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RIKERS ISLAND — More than a dozen department of correction staff members are facing disciplinary action related to the 2019 death of Layleen Polanco, an inmate at Rikers Island, according to the mayor’s office.

Following a six-month internal investigation, the city announced Friday 17 DOC staffers will be charged for their conduct related to Polanco’s death. Three correction officers and one captain will be suspended without pay, officials said.

Polanco, 27, was found dead in her cell on June 7, 2019.

She was arrested on April 13, and remained in jail because she could not afford to pay $500 bail, according to her family.

“The death of Layleen Polanco was an incredibly painful moment for our city,” said Mayor Bill de Blasio. “What happened to Layleen was absolutely unacceptable and it is critical that there is accountability.”

Polanco’s sister, Melania Brown, doesn’t think that’s enough.

“If the mayor really cared they would be fired,” Brown told PIX11 News. “These COs would be fired immediately, I’m talking about right now. Internal discipline is not enough, my sister deserves more.”

Brown believes her sister — who was transgender and suffered from epilepsy — was victimized because of her gender status.

“A lot of the reasons why I believe that she was placed there was because they did not know how to house her because she was transgender. Because she was who she was. It caused her death.”

Attorney David Shanies represents the Polanco family.

“They are focused not just on individual accountability but institutional accountability,” Shanies said. “Really trying to make a change to the systemic problems that caused their family member’s death.”

Shanies blames the officers for putting Polanco in solitary confinement, because of both her medical and mental health problems.

“[They] should have disqualified her from being put into solitary.”

At the time of her death, civil rights groups said Polanco’s is an example of how the justice system can trap people of color, leading to devastating outcomes.

Polanco was placed in the jail’s restrictive housing unit days before her death, cleared by a Rikers doctor who was aware Polanco suffered from a seizure condition, according to documents.

In 2019, a family lawyer said he believed she should never have been placed in the RHU.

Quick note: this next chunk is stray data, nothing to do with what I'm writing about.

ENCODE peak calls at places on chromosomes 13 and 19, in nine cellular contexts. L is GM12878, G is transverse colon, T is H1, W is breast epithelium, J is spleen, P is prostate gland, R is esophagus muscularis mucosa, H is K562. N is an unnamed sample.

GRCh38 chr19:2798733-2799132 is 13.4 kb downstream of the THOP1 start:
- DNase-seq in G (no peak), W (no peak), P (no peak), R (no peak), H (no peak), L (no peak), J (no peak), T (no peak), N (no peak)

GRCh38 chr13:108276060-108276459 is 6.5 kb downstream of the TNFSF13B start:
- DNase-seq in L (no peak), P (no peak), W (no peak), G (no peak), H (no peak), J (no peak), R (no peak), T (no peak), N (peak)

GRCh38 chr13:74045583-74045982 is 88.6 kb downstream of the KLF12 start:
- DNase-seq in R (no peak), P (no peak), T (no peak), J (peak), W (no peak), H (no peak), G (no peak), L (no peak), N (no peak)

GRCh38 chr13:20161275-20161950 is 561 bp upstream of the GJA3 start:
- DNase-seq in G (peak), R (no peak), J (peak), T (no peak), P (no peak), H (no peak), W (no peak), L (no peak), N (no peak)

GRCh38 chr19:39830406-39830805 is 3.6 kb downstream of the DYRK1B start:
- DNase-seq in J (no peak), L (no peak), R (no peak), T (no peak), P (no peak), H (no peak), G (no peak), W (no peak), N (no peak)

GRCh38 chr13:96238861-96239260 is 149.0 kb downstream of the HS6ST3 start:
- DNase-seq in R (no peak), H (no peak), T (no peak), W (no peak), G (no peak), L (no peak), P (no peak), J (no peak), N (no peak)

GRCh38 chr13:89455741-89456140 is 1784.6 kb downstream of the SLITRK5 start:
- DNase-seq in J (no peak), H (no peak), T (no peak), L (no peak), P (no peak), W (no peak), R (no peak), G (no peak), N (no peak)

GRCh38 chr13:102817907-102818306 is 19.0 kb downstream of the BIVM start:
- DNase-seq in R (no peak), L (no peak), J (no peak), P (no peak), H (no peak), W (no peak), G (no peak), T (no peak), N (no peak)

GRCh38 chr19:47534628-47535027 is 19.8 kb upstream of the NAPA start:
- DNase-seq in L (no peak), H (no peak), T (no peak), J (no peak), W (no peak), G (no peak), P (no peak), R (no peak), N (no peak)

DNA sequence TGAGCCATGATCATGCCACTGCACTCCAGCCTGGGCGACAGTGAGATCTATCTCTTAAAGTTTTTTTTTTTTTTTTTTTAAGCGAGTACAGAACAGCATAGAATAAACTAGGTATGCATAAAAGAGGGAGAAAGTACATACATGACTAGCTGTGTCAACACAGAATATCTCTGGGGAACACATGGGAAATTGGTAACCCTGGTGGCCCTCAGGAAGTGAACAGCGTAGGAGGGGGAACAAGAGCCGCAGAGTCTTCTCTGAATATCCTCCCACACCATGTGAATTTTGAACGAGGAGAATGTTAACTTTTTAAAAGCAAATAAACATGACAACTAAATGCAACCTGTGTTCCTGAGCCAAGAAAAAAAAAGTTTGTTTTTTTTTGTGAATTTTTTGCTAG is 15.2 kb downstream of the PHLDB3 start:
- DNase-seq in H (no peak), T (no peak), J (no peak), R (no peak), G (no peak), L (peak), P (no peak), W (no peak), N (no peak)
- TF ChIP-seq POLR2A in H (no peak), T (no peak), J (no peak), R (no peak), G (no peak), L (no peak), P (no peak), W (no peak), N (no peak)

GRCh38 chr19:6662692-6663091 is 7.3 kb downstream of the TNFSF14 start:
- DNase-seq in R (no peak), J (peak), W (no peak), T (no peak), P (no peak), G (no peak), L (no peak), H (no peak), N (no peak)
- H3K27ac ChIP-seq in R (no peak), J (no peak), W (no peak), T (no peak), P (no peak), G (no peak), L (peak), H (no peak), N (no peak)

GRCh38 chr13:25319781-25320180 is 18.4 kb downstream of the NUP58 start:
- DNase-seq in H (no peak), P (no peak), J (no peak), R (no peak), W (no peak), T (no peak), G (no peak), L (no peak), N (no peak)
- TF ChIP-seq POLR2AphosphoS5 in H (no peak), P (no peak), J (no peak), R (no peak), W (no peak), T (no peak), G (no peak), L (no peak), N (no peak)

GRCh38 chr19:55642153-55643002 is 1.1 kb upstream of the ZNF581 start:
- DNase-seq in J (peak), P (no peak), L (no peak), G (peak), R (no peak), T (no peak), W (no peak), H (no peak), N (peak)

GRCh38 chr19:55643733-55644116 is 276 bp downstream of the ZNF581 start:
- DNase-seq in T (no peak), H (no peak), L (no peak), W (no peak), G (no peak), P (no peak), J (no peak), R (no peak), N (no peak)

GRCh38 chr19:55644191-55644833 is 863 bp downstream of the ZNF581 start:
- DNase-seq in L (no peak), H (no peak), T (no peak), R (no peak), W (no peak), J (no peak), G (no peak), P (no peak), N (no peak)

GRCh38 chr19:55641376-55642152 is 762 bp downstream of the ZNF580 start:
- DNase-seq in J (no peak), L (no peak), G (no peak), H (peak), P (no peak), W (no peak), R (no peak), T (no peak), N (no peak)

On June 5, the Bronx DA’s office declined to press criminal charges against those involved in her death.

“The purview of this Office is not to determine whether it was a wrong decision to place Ms. Polanco into Punitive Segregation while she was suffering from a documented seizure disorder; the purview of this Office is to determine whether that decision rose to the level of criminal behavior,” Bronx DA Darcel Clark said in a statement.

“After an in-depth investigation by my Public Integrity Bureau, we have concluded that we would be unable to prove beyond a reasonable doubt that any individual committed any crime associated with Ms. Polanco’s demise. We will not be seeking any criminal charges related to this devastating event.”

The Ciy Department of Investigation said actions by Rikers staff did not contribute to Polanco’s death, but did find that staff did not check on Polanco according to policy.

There was a 47-minute gap between tours of Polanco’s housing area, a violation of rules that say inmates should be checked every 15 minutes at irregular intervals while in punitive segregation, the DOI said.

“We are committed to ensuring that all of our facilities are safe and humane. Even one death in our custody is one too many and this swift and fair determination on internal discipline makes clear that the safety and well-being of people in our custody remains our top priority,” said Department of Correction Commissioner Cynthia Brann.

Polanco’s cause of death was sudden unexplained death in epilepsy, according to the chief medical examiner.